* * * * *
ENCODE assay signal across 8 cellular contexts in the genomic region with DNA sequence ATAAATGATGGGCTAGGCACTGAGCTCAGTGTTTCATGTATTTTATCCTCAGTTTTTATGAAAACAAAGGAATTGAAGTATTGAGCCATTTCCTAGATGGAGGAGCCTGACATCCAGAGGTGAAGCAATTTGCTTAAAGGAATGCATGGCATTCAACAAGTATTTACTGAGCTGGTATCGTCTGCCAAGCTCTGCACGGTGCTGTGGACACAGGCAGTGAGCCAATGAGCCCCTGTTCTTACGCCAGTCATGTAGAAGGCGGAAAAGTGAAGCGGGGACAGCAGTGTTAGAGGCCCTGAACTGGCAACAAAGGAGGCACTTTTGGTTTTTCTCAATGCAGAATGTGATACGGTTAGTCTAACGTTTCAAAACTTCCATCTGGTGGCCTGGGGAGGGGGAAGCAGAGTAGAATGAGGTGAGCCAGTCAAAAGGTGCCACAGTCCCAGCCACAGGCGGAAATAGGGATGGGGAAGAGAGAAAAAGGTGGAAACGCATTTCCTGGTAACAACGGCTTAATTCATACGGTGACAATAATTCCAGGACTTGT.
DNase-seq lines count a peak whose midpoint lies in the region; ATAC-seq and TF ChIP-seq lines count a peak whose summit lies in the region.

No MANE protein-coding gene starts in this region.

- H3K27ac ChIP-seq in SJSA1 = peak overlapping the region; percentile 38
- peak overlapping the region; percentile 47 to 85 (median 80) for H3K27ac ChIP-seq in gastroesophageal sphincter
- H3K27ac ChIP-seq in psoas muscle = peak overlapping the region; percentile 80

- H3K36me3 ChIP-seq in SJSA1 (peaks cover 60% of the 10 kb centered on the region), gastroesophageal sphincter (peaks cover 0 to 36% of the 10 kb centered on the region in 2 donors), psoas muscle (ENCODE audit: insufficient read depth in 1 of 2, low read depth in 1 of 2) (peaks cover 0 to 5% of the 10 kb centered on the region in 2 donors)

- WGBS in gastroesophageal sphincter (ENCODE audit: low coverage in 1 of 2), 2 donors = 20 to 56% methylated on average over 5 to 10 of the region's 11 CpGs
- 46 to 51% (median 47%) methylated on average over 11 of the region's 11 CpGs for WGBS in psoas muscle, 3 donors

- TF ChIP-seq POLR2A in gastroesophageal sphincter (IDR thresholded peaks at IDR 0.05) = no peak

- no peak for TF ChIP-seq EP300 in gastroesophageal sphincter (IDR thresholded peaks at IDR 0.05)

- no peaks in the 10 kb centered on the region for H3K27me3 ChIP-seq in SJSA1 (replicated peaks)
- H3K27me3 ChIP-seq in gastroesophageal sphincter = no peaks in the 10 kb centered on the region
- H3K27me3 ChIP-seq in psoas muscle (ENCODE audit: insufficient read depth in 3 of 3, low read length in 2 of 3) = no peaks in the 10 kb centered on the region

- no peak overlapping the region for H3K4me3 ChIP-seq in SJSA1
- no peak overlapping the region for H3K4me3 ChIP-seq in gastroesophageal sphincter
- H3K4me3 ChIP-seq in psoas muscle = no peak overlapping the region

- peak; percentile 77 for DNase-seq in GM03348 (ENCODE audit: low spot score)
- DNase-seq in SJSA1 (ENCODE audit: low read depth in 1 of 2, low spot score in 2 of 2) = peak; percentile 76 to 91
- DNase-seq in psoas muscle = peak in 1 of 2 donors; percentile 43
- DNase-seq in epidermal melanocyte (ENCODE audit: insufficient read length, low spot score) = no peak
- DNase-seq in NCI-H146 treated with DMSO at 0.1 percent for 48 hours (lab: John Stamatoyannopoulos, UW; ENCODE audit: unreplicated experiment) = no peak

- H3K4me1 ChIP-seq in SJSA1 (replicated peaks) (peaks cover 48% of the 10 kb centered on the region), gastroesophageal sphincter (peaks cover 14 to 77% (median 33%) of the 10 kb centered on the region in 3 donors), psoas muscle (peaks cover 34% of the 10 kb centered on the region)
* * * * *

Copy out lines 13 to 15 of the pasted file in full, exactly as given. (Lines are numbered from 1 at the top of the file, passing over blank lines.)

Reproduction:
- H3K27me3 ChIP-seq in gastroesophageal sphincter = no peaks in the 10 kb centered on the region
- H3K27me3 ChIP-seq in psoas muscle (ENCODE audit: insufficient read depth in 3 of 3, low read length in 2 of 3) = no peaks in the 10 kb centered on the region

- no peak overlapping the region for H3K4me3 ChIP-seq in SJSA1